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Olympus Unveils Digital "PEN" Series with E-P1
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posted on Jun 26, 2009 at 9:44PM

Olympus Unveils Digital "PEN" Series with E-P1

By Emily Raymond
  • 4.75 x 2.75 x 1.43-inch Frame
  • In-camera image stabilization
  • HD video mode (1280 x 720 at 30 fps)
  • 3-inch LCD screen
  • 3 fps burst speed
  • $749 (body only)



On June 16, Olympus unveiled a new category of camera. It is neither a point-and-shoot nor a digital single lens reflex. Reviving the “PEN” series, Olympus is calling its newest digital creation the E-P1. This 12.3-megapixel camera has the same Four Thirds sensor as its E-30 and E-620 DSLR siblings, but the body of the E-P1 is less than an inch-and-a-half thick.


The Olympus E-P1 is the company’s first micro Four Thirds digital camera. Panasonic has two models under the micro Four Thirds standard–the G1 and GH1–but the Olympus E-P1 is the most compact of the bunch with its measurements of 4.75 x 2.75 x 1.43 inches. In addition to its compactness, the Olympus distinguishes itself with a retro look reminiscent of previous PEN cameras.


To achieve the miniscule size, Olympus has eliminated the mirror box and optical viewfinder and shrunk the diameter of the lens mount. Without a viewfinder, the E-P1 relies completely on the Live View from its 3-inch LCD screen. The camera’s lens mount is considerably smaller than standard Four Thirds mounts. New micro Four Thirds lenses are smaller and lighter, but standard Four Thirds lenses can fit on the E-P1 with the use of an optional adapter.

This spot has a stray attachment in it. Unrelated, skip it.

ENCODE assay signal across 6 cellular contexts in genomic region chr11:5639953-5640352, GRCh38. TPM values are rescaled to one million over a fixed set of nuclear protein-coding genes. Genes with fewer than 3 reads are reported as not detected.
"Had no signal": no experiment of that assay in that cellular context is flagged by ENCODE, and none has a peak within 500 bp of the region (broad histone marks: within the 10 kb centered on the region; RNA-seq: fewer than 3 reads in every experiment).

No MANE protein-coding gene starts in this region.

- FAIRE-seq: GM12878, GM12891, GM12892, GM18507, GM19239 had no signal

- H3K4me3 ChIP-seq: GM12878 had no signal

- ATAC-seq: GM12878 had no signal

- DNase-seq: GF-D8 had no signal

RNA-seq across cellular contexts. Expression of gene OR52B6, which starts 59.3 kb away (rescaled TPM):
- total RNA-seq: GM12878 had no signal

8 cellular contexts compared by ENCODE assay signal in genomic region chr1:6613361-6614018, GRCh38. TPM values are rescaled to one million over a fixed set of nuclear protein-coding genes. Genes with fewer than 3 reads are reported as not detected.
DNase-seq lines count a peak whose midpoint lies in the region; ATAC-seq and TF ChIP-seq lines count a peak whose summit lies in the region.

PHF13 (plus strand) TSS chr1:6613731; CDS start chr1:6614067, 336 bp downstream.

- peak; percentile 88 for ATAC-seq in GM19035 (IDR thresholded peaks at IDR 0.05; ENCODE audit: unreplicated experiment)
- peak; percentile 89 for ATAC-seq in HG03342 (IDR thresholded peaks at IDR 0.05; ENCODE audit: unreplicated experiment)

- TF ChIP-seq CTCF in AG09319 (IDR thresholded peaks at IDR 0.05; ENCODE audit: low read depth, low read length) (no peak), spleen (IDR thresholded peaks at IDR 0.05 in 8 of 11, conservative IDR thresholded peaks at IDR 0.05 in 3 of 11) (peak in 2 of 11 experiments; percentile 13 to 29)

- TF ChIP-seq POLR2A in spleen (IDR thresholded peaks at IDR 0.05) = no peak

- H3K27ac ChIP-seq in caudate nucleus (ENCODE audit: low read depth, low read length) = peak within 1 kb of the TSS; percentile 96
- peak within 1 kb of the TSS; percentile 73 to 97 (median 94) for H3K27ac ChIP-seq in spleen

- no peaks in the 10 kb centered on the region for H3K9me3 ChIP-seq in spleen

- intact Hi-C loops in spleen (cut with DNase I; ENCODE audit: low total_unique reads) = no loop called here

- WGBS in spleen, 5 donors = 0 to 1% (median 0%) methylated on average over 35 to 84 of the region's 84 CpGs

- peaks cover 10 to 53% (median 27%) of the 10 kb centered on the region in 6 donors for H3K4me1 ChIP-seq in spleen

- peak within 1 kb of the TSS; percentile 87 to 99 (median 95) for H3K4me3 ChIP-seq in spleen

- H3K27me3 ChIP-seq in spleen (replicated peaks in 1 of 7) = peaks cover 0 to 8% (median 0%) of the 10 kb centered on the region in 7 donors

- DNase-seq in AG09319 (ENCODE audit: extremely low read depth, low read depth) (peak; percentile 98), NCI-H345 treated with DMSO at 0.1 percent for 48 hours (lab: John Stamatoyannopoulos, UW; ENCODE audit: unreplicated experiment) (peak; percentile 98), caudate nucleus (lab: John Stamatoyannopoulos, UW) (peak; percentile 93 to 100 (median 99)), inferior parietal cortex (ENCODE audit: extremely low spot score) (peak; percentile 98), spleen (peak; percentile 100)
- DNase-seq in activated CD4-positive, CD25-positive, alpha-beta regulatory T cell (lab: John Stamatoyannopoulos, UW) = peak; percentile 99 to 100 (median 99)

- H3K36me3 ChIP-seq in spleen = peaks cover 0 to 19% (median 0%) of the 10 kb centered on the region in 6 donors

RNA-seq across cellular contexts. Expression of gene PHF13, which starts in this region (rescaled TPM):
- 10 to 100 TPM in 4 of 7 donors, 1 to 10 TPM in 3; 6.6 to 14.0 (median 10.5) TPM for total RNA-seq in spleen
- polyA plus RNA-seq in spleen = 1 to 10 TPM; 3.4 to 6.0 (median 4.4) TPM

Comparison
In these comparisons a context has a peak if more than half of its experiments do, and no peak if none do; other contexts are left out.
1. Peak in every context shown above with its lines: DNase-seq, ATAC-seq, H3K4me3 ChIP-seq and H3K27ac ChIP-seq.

Despite its small size, the E-P1 packs in many of the same features as its DSLR siblings. It has full manual control, dust reduction, in-camera image stabilization, an HD video mode that records 1280 x 720-pixel movies at 30 frames per second, a high-quality voice recorder, 3 fps burst shooting, multiple-exposure capability, and even a digital leveler. To appeal to point-and-shooters, it also has 19 scene modes and 6 imaging effects such as “pin hole” and “pop art.” It also features face detection and an ePortrait mode that smooths over blemishes on faces, handy for HD playback.


The Olympus E-P1 goes on sale in July for $749 for the body only, and $799 when a 14-42mm f3.5/5.6 Zuiko Digital lens is included. Add an ED 17mm f/2.8 lens and an optical viewfinder, and the package price goes up to $899. The camera comes in silver and white.


The Olympus E-P1 is the most recent and hippest incarnation of the company’s “PEN” series of cameras, which celebrated its golden anniversary this year. The first PEN camera was introduced in 1959 as an affordable and compact option for consumers. Olympus brings this concept into the digital era, claiming that the new E-P1 has “the photographic optics of an SLR and the size and simplicity of a point-and-shoot.”


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